As their names suggest, Atlantic salmon originates from the Atlantic Ocean, while Pacific salmon is from the Pacific Ocean. Atlantic and Pacific salmon belong to the Salmonidae family, but Pacific salmon belongs to the genus Oncorhynchus, while Atlantic salmon (Salmo salar) are the largest members of the genus Salmo. Atlantic salmon is more closely related to certain trout species, such as brown trout (Salmo trutta), than to Pacific salmon.
There is only one species of Atlantic salmon, and the members of this species are silver with large black spots on their gills and back. The five species of Pacific salmon are pink salmon, also known as humpback; chum salmon, also known as dog salmon; sockeye, also known as sockeye; silver salmon, also known as coho; and real salmon, also known as chinook. Pacific salmon, like Atlantic salmon, is elegant and silver in its marine phase, but once they enter freshwater, they undergo significant physical changes, and each species has distinctive markings. The photos below show a red salmon in the marine phase and in the spawning phase when the salmon returns to fresh water.
The life cycles of natural populations of Atlantic and Pacific salmon are similar. Atlantic salmon spent one to four years in the ocean before spawning again in the freshwater stream where they hatched. However, one big difference is that Atlantic salmon does not always die after spawning. Pacific salmon are semelparous, which means they die after spawning. Atlantic salmon is iteroparous, which means it could recover, return to the sea, and repeat the pattern of migration and spawning. However, spawning has a high physiological cost to a salmon, and most Atlantic salmon do not survive to spawn a second or third time.
Are Atlantic or Pacific salmon healthier to eat?
The controversy revolves around the health benefits of eating Atlantic and Pacific salmon. However, this debate has nothing to do with wild Atlantic salmon. Most of the salmon sold in the United States is farmed Atlantic salmon. The salmon sold as “wild” salmon is Pacific salmon. Sadly, most wild Atlantic salmon stocks were wiped out or severely depleted years ago by overfishing, but in some places, these wild stocks are recovering.
The question then is whether farmed salmon or wild salmon are healthier to eat, or is it important?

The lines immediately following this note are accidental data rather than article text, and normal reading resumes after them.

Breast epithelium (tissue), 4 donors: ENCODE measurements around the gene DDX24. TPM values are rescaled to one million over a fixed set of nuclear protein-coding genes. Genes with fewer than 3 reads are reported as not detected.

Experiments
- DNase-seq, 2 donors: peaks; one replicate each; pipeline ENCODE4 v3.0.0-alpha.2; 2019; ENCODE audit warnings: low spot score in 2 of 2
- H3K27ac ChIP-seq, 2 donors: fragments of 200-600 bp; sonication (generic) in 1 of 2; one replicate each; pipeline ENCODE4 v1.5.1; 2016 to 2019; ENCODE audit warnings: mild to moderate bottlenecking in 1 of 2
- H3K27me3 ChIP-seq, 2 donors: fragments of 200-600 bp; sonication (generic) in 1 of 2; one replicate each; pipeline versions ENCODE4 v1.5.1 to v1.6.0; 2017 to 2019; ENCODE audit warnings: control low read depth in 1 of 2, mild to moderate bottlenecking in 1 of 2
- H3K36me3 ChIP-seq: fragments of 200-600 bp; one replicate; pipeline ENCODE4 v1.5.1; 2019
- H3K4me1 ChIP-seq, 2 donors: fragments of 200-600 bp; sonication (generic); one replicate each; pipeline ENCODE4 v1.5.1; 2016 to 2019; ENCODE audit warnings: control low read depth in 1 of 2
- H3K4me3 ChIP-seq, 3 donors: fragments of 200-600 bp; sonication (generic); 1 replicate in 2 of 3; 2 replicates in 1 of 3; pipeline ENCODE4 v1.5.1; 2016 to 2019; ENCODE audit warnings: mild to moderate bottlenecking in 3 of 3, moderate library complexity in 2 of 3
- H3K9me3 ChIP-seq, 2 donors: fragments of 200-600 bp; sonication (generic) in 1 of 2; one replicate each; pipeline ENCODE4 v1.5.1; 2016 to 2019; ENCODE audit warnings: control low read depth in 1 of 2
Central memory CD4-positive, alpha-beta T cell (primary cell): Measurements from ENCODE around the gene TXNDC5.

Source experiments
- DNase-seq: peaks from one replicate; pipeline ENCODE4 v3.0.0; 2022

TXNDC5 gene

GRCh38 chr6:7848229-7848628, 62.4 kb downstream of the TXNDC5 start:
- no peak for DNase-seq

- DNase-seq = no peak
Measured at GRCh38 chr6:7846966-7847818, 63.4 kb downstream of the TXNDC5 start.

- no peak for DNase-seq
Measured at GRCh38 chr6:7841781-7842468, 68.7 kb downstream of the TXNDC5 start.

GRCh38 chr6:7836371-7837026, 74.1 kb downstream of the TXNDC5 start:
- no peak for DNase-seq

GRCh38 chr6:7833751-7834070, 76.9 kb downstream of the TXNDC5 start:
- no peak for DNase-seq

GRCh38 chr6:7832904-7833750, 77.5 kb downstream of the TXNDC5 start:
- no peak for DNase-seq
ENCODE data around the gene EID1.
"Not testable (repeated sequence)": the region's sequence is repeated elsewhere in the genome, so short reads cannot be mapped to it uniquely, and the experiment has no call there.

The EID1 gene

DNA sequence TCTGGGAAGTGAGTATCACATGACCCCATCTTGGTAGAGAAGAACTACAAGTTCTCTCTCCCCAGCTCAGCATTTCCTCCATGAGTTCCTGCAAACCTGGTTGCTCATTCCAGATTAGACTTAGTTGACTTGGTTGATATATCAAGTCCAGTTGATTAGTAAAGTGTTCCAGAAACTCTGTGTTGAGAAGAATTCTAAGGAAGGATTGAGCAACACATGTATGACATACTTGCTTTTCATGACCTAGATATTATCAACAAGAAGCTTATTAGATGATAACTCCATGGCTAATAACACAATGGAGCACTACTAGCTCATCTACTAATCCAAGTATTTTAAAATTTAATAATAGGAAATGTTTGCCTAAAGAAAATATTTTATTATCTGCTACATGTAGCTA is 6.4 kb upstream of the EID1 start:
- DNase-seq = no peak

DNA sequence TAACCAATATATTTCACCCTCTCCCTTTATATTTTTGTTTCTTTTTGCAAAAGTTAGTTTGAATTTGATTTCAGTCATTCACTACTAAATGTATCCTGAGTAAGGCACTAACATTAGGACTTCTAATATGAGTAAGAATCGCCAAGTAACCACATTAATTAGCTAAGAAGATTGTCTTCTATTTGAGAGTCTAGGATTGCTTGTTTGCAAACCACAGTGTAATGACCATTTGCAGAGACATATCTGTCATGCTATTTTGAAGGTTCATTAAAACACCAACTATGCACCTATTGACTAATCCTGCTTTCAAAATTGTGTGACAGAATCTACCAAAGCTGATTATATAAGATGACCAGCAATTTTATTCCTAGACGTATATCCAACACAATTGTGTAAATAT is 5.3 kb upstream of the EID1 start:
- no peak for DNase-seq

What are the health differences between eating wild or farmed salmon?
Salmon is good for you. Both wild and farmed salmon are rich in Omega-3 fatty acids, a fat with many health benefits. However, farmed salmon also has other fats that are not as good for humans. A half pound fillet of wild salmon has 281 calories, while a half pound fillet of farmed salmon contains 412 calories. Farmed salmon is loaded with twice as much fat as wild salmon and three times as much saturated fat. Wild salmon contains more calcium, iron, potassium, and zinc and less sodium than farmed salmon. Depending on the farm, farmed salmon may have higher levels of contaminants than wild salmon, but biologists believe farmed salmon is safe to eat.
If you have a choice, most experts agree, eat wild salmon, but farmed salmon is better than no salmon, and farmed salmon is more readily available, can be found year-round, and generally costs less.
I think the biggest difference is the taste. Wild Pacific king salmon has a rich and robust flavor, while farmed salmon often has a mild flavor.
Could farmed fish threaten native species?
One of biologists’ biggest concerns about farmed salmon is that salmon will escape from their pens and become an invasive species. No one knows how these farmed salmon could affect wild salmon populations, but biologists fear farmed salmon may spread parasites and disease. Atlantic and Pacific salmon cannot interbreed because they belong to different genera, but these salmon have similar life cycles. Would runaway farm fish compete with native fish for habitat and food?
In 2017, 300,000 Atlantic salmon escaped from a farm on the San Juan Islands in Puget Sound, Washington, and alarmed Alaska biologists Fish and Game sent an alert to all fishermen to be on the lookout for invasive Atlantic salmon.